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Rutherford on Remand

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The Eleventh Circuit has issued a split decision in the case of Rutherford v. McDonough, a companion case to Hill v. McDonough, the lethal injection case decided by the Supreme Court on June 12. Judges Carnes and Hull are more than a little ticked off at counsel for Rutherford, who among other things petitioned the Supreme Court for a writ of mandamus ordering the Eleventh Circuit to expedite its decision without (1) first asking the Eleventh itself to do so; or (2) mentioning to the Supreme Court that counsel herself had contributed to the delay by taking a vacation in the middle of the briefing and then asking for an extension. They are also displeased that the Governor signed a death warrant three days before this mandamus petition and no one bothered to tell them.

In substance, the opinion follows that of another Eleventh Circuit panel in the case of the late Clarence Hill. You can't wait until the eve of execution to challenge a method adopted five years earlier. Judge Wilson dissents.

Thanks to Dave Pancione for bringing this decision to our attention.

2 Comments

The dissent has some serious problems.

1) The distinction made by the dissent regarding factual and legal bases of Rutherford's claim is nonsense. The claim is that lethal injection causes unnecessary and a great deal of pain and therefore would violate the 8th Amendment. Given the creativity employed by our friends in the capital defense bar, it is simply unbelievable that no possible claim (in federal or state court) could have been filed soon after the appearance of the Lancet article. (Remember too, that state courts are competent to hear federal constitutional claims, which I why I would argue that abstention doctrines should be seriously considered.) Since when does the capital defense bar take no for an answer?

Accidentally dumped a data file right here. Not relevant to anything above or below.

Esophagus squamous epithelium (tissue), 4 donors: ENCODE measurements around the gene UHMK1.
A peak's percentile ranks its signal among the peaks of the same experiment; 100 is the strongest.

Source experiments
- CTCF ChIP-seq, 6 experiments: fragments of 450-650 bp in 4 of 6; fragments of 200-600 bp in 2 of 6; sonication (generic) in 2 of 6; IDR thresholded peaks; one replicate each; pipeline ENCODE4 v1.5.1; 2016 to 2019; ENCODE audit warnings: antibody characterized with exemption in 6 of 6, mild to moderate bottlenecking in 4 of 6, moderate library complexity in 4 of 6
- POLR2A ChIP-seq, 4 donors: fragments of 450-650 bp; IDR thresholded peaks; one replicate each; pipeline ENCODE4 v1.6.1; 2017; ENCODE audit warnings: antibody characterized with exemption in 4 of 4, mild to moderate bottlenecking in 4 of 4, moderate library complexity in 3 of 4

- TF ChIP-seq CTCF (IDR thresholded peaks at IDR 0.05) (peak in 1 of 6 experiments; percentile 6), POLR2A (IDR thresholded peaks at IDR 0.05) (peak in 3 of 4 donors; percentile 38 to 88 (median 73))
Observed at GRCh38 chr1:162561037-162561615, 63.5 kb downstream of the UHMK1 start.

2) It is interesting how the Lancet article is supposedly the point at which the factual bases of lethal injection challenges started. Lethal injection claims have been percolating for years now.

3) The dissent also blurs the standards for when the clock starts ticking. Equity aids the vigilant. The vigilant do not wait until some article appears in a medical publication. Lethal injection has been the law in Florida since 2000--certainly, Rutherford's claim could have been raised far earlier, as the basics of lethal injection were common knowledge in 2000.

Does anyone know if Rolling has filed his own 1983 claim?

Picture this: Rutherford sits on death row, contemplating his demise by lethal injection, but assumes without hestitation that the cocktail chosen by Warden certainly would not give him the slightest discomfort, while the violins play a peaceful tune during his final living moments. No need to check things out. To his horror, he learns from the Lancet article that his cocktail will be too light on the anesthesia. Should he spring to action and insist that the Warden pour him a double? No, he decides to lay low, because he's sure the Warden and the Courts will insure, without him bringing it up, that his demise will be serene. As he steels himself in the few days before the end, he is aghast to learn that the Warden and the Courts have done nothing. He is then compelled, at the last minute, to bring a court action to force the Warden to double up on the anesthesia. But then, the lazy judges don't drop everything to work on his case, so he has to tattle on them to the US Supremes. And, all the while, his intentions are pure, and his only mistake was to assume that the Warden would do the right thing, and that the Circuit Court wouldn't be lazy.
Some might think this scenario is a laughable fanatasy. Some, perhaps the Rutherford dissenter, might think this scenario is deadly serious fact.

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